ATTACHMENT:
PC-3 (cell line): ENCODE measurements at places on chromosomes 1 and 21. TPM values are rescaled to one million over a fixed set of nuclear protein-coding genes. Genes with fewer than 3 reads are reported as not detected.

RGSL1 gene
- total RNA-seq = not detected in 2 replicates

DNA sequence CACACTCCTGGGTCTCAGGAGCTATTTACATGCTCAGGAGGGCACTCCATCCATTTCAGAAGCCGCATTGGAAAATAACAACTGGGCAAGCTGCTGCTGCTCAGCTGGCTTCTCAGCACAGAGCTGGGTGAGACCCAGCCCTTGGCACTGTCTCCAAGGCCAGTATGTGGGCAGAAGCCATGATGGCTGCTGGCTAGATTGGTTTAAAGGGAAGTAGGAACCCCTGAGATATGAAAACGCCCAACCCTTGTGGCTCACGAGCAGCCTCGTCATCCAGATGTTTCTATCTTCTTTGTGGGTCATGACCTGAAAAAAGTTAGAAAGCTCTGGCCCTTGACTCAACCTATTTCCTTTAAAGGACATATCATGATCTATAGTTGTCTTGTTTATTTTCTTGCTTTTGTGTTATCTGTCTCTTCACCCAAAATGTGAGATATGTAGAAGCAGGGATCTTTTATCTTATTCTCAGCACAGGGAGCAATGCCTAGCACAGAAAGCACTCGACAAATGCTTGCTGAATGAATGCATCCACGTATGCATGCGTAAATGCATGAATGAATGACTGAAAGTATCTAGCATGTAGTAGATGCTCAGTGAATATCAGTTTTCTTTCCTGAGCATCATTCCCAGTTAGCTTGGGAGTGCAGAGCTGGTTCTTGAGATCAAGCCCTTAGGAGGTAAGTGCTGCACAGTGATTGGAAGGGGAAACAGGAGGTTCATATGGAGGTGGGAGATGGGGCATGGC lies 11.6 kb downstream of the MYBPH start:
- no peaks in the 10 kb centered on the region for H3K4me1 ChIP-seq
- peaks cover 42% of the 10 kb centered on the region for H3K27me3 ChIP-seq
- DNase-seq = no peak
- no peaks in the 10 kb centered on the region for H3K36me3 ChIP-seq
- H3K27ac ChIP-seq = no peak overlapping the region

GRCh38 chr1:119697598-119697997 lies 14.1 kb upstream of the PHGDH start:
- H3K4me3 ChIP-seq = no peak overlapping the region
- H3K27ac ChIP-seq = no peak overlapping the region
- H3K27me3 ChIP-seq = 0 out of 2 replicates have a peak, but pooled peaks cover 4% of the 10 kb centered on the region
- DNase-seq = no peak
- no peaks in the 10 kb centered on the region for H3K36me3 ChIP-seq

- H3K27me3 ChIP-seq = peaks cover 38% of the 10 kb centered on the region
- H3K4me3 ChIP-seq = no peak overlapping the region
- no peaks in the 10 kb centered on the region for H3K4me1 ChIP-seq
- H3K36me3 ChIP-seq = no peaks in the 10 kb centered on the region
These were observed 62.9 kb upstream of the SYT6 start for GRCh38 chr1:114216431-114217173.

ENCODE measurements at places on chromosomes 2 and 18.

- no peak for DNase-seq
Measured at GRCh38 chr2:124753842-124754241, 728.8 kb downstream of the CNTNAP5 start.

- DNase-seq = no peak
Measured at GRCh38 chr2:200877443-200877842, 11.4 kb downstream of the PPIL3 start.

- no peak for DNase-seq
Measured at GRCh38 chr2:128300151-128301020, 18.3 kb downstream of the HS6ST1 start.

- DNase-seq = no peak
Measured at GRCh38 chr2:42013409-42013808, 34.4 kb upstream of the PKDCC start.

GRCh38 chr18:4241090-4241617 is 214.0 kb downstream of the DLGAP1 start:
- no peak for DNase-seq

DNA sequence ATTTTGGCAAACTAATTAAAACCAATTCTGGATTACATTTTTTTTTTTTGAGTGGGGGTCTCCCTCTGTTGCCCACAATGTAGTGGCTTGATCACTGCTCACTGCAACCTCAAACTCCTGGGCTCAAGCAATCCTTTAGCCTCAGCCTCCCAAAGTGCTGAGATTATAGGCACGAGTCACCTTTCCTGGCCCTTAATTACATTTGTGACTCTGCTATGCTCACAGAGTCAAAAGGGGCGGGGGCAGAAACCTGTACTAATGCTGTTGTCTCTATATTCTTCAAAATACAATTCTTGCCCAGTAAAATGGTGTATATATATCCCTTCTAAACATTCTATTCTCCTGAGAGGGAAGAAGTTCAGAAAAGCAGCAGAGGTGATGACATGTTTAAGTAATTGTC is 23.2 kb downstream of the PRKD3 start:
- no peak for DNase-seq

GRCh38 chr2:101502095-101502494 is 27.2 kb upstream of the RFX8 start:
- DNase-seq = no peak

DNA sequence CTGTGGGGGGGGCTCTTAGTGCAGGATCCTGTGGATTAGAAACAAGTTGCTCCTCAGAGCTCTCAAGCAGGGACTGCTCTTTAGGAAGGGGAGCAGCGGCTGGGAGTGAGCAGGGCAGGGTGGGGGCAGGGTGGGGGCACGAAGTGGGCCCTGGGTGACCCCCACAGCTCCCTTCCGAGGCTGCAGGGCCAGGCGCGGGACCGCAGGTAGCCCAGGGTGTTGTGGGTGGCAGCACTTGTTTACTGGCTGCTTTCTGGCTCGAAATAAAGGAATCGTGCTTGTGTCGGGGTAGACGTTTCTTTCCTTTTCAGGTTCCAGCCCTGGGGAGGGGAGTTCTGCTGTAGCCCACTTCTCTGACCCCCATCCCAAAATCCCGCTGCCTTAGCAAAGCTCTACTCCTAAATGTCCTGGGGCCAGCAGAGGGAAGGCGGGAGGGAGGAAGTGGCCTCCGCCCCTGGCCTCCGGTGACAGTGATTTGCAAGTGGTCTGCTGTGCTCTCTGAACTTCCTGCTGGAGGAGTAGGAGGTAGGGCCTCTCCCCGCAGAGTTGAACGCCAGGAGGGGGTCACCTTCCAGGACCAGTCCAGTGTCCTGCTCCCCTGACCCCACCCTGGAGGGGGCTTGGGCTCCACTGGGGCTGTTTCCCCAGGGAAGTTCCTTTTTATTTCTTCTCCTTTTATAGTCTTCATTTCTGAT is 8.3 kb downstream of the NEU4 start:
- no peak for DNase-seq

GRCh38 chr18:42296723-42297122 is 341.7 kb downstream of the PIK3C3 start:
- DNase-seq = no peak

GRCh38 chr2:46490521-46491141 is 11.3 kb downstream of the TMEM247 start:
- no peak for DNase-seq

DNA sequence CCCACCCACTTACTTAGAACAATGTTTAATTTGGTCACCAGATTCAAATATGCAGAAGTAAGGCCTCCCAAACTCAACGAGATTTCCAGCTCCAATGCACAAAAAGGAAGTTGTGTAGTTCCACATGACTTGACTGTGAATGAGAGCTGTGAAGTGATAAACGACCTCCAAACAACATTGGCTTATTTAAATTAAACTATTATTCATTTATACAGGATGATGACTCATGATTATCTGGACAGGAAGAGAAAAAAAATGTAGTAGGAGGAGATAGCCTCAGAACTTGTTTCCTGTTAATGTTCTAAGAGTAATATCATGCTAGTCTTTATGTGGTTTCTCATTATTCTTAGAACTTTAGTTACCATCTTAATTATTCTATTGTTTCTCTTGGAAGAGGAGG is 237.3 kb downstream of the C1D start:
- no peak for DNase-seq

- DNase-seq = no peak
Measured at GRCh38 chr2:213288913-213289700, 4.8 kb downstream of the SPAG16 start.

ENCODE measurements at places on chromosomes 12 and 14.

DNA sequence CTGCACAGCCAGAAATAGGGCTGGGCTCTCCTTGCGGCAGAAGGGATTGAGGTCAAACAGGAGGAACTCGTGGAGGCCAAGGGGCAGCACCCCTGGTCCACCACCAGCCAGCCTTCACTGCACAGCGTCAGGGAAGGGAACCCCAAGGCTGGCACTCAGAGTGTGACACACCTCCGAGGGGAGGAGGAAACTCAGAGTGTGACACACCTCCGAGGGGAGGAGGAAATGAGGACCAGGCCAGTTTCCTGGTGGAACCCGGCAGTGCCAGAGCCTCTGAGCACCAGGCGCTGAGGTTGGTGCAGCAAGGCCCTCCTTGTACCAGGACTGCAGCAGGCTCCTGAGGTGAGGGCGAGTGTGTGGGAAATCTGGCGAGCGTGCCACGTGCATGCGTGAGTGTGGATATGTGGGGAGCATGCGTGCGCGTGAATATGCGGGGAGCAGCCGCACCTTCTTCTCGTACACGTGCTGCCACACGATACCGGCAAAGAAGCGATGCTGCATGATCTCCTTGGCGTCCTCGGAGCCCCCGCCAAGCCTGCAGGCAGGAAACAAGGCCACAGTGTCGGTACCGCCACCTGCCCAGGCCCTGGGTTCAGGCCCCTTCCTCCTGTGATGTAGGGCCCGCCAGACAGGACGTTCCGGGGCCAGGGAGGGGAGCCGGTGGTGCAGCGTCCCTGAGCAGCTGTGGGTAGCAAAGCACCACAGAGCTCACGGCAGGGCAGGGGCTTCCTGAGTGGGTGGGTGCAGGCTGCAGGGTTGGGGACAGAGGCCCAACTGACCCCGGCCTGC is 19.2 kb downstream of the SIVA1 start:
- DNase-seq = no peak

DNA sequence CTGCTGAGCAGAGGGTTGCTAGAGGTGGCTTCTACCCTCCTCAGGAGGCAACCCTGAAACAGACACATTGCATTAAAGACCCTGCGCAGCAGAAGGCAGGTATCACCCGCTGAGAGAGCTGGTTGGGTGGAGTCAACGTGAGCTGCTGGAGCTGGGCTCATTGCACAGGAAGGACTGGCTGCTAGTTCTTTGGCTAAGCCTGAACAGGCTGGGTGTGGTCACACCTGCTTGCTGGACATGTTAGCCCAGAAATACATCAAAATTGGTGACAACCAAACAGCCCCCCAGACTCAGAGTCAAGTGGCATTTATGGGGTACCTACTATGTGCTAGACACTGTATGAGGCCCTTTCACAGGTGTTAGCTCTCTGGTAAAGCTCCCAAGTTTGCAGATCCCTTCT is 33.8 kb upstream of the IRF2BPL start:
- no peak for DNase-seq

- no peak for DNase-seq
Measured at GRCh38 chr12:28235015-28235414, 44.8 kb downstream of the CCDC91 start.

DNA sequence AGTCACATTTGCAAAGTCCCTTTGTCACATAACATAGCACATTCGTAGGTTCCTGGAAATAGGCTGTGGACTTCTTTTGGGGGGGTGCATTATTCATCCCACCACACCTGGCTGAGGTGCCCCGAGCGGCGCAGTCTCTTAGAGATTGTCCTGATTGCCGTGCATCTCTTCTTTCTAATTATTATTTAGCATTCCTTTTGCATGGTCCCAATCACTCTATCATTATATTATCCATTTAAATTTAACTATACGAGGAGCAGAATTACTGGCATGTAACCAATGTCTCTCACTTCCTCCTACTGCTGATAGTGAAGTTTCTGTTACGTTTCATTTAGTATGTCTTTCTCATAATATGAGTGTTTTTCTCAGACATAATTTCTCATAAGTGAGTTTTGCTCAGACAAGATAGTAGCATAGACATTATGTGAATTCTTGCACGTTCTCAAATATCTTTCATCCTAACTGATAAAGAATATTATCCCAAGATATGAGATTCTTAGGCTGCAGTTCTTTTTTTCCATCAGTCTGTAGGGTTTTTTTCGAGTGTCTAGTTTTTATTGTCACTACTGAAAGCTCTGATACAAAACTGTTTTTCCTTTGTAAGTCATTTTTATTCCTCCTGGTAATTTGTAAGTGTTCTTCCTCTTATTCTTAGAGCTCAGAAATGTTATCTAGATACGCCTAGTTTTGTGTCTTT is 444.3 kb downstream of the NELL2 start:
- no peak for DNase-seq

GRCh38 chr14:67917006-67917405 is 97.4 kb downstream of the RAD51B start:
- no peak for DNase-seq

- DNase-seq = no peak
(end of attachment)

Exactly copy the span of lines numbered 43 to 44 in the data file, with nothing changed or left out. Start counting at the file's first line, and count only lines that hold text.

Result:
- no peak for DNase-seq

- DNase-seq = no peak